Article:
IKEA Toy Wolf Becomes Unlikely Anti-Government Symbol In Hong Kong

IKEA Toy Wolf Becomes Anti-Government Symbol In Hong Kong
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HONG KONG -- People here have been known to line up for limited-edition Hello Kitty toys, designer goods on sale, or food that has become the latest fad. But for the first time on Monday, crowds flocked to the territory's three IKEA stores to jostle for a toy wolf with a profane name.

If that sounds unlikely and absurd, it is.

Yet the toy, which was made to resemble the wolf in the Little Red Riding Hood, has become an icon of protest against the highly unpopular government. At a town hall meeting on Sunday, a protester threw a Lufsig toy -- whose name in Cantonese, Lo Mo Sai, sounds like the offensive phrase "mom's c***" -- at Hong Kong's chief executive, Leung Chun-ying. "Throw Lo Mo Sai" in Cantonese sounds like "f*** your mother."

The toy became an overnight sensation, dominating social media, discussion forums and even the mainstream media. Lufsig now has a dedicated Facebook page with more than 30,000 "likes."

It was while looking at coverage of the protest that I came across the stuffed wolf. At first, I could scarcely believe the creature's name and had to check for myself. When I clicked on the IKEA website for mainland China and saw the words Lo Mo Sai, it was a "punch the air" moment. I was amazed by the serendipity of it all. It seemed like Lufsig was meant to be used as a tool of protest against Leung, who is widely referred to as "The Wolf" or "Wolf Chun-ying," a wordplay on his surname, which resembles the Chinese word for wolf.

I was clearly not alone. On Monday morning, I was already receiving text and photo messages from friends who had hit IKEA to get their hands on the coveted toy. When my friend Ruby said she was going to IKEA and asked if anyone was interested in the toy, I happily signed up. But by noon, reports of low supplies were coming in. And by early afternoon, disappointed shoppers thronging to the stores were being told they would have to wait.

Staff at IKEA stores had already resorted to referring to Lufsig as "that stuffed toy" to avoid accidentally swearing, Ruby said. She traveled to an IKEA store about an hour away from her home, only to find that the toy was sold out. Staff told her the same thing at another store on the other side of town. They advised customers to wait an hour for replenishments.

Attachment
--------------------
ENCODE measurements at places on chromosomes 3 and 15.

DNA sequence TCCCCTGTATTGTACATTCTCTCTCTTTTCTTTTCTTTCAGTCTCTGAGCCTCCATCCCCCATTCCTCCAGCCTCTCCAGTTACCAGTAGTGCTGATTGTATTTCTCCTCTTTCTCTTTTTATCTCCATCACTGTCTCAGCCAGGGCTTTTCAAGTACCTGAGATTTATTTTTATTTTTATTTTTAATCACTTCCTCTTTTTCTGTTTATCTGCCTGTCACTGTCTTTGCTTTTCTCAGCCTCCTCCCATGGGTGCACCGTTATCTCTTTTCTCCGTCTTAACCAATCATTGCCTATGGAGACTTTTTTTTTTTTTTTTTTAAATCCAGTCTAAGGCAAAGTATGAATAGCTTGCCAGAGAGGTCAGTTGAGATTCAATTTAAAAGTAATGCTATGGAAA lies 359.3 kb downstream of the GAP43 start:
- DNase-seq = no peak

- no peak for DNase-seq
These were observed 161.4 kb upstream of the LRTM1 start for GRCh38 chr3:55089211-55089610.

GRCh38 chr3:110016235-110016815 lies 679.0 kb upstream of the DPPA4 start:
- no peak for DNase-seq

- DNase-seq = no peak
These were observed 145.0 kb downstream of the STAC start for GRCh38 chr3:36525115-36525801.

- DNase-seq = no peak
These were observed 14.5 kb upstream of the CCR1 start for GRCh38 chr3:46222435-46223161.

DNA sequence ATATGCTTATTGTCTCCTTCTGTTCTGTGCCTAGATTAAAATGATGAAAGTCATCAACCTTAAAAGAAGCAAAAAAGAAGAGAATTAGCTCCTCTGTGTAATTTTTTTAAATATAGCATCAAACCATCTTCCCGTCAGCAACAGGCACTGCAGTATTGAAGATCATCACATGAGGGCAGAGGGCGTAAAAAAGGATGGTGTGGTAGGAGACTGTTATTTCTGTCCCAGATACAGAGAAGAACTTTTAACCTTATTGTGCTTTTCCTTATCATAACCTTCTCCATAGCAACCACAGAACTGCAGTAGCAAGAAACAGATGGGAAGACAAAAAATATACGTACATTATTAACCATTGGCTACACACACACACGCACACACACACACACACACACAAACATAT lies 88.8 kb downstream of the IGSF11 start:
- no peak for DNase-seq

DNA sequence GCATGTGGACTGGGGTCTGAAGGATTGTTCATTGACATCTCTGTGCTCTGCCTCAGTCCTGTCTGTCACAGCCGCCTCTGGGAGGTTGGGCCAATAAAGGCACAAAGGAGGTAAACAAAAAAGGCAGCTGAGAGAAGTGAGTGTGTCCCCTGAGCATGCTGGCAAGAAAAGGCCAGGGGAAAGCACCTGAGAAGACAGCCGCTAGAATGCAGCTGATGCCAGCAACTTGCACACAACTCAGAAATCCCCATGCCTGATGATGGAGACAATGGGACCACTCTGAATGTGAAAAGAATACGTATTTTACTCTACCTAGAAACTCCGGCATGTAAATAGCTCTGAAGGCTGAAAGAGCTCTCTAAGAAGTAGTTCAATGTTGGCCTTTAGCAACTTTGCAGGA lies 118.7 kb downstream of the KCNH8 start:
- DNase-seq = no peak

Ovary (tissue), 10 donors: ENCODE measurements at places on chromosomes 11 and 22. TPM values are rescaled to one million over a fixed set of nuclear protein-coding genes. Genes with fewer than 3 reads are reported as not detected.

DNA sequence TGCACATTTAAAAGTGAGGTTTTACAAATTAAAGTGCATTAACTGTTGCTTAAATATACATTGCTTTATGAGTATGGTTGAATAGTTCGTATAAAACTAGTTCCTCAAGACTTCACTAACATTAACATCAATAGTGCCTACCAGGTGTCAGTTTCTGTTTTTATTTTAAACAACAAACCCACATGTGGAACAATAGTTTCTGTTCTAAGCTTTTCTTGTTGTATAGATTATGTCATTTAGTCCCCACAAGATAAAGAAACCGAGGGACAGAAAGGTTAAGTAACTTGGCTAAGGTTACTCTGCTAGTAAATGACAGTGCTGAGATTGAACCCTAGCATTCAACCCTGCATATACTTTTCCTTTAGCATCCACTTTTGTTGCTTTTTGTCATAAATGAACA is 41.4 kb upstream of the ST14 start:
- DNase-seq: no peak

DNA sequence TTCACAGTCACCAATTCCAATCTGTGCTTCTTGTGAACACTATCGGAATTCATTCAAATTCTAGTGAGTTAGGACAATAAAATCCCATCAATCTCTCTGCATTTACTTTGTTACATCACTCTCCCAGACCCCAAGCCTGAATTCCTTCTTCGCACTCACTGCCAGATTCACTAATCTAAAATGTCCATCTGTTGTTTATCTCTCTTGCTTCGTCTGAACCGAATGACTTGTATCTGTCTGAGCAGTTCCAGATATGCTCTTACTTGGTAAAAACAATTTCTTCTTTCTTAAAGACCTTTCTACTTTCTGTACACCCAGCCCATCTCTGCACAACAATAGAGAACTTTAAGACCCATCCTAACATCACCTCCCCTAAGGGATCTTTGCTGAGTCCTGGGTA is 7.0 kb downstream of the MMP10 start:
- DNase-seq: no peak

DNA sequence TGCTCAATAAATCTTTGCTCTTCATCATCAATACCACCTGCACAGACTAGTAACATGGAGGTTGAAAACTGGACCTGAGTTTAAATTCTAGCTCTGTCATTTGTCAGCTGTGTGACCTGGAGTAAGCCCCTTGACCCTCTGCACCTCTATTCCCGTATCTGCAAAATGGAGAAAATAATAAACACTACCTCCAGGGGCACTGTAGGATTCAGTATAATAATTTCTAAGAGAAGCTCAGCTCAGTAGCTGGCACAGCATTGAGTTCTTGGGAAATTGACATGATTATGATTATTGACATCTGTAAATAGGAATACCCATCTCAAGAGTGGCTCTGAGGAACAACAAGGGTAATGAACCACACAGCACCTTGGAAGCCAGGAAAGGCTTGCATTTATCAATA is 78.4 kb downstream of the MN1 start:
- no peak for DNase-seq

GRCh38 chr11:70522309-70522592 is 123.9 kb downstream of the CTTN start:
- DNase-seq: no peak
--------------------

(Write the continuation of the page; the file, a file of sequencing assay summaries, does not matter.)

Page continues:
Since it's Hong Kong, the customers formed an orderly line and waited. The first person in the line tried to buy 200 toys, most likely to sell them at a marked-up price, Ruby said, although he ended up making do with 20. But she added that most of the more than 100 people in line were genuine buyers who just wanted a toy for themselves or their friends. I was relieved to learn she eventually managed to buy five Lufsigs, one of which she'll pass on to me.

I have to admit that I've had the nagging feeling that there's something wrong about my interest in the Lufsig toy. I don't use the word c*** in English or in Cantonese, and I've always hated using the word "mother" in curses and insults. So it came as something of a relief to learn that Ruby shared my misgivings and revealed that she, too, saw the Lufsig phenomenon as something of a guilty pleasure.

The confluence of crude innuendo and a perfectly calibrated act of protest has somehow transformed Lufsig from a soft toy with a dodgy Cantonese name into a vessel with multiple meanings. Possession of a Lufsig toy, or a desire to possess one, signifies a shared hunger for fully democratic elections for the city's leader and legislature, as well as a shared frustration over what Hong Kongers say is an unresponsive and incompetent government. The wolf is an embodiment of people's demands.

Lufsig mania has its critics -- those who see a bunch of lemmings blindly following the latest fad or view the mass purchasing of the toy as symptomatic of a collective mental illness. I see it more as a manifestation of a Chinese saying, "to find merriment in bitterness."

Even as I was relishing the dark humor of Lufsig, I was trying to figure out why I found him subversive. It was only after talking with Ruby that I realized that Lufsig, or Lo Mo Sai, had bypassed the very profanity of the phrase its name resembles. The name no longer seems like an aggressive, misogynist insult -- it has become a symbol of solidarity and protest. I can't wait to receive the toy, which has so quickly become an icon in our society.

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